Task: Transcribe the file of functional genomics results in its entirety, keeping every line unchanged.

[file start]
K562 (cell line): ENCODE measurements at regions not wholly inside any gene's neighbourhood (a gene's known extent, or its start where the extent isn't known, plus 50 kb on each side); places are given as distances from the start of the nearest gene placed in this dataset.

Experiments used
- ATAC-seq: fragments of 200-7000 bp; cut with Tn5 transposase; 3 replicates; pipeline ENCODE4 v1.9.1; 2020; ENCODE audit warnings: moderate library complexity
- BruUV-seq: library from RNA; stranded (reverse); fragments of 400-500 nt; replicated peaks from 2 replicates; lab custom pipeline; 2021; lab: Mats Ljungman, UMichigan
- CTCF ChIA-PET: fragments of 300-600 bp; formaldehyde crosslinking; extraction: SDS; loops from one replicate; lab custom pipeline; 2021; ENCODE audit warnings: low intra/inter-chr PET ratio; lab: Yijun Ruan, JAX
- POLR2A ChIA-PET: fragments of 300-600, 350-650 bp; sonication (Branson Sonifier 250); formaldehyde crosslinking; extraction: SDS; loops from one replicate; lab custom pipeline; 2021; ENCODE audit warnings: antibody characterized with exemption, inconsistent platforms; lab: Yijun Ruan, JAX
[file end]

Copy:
K562 (cell line): ENCODE measurements at regions not wholly inside any gene's neighbourhood (a gene's known extent, or its start where the extent isn't known, plus 50 kb on each side); places are given as distances from the start of the nearest gene placed in this dataset.

Experiments used
- ATAC-seq: fragments of 200-7000 bp; cut with Tn5 transposase; 3 replicates; pipeline ENCODE4 v1.9.1; 2020; ENCODE audit warnings: moderate library complexity
- BruUV-seq: library from RNA; stranded (reverse); fragments of 400-500 nt; replicated peaks from 2 replicates; lab custom pipeline; 2021; lab: Mats Ljungman, UMichigan
- CTCF ChIA-PET: fragments of 300-600 bp; formaldehyde crosslinking; extraction: SDS; loops from one replicate; lab custom pipeline; 2021; ENCODE audit warnings: low intra/inter-chr PET ratio; lab: Yijun Ruan, JAX
- POLR2A ChIA-PET: fragments of 300-600, 350-650 bp; sonication (Branson Sonifier 250); formaldehyde crosslinking; extraction: SDS; loops from one replicate; lab custom pipeline; 2021; ENCODE audit warnings: antibody characterized with exemption, inconsistent platforms; lab: Yijun Ruan, JAX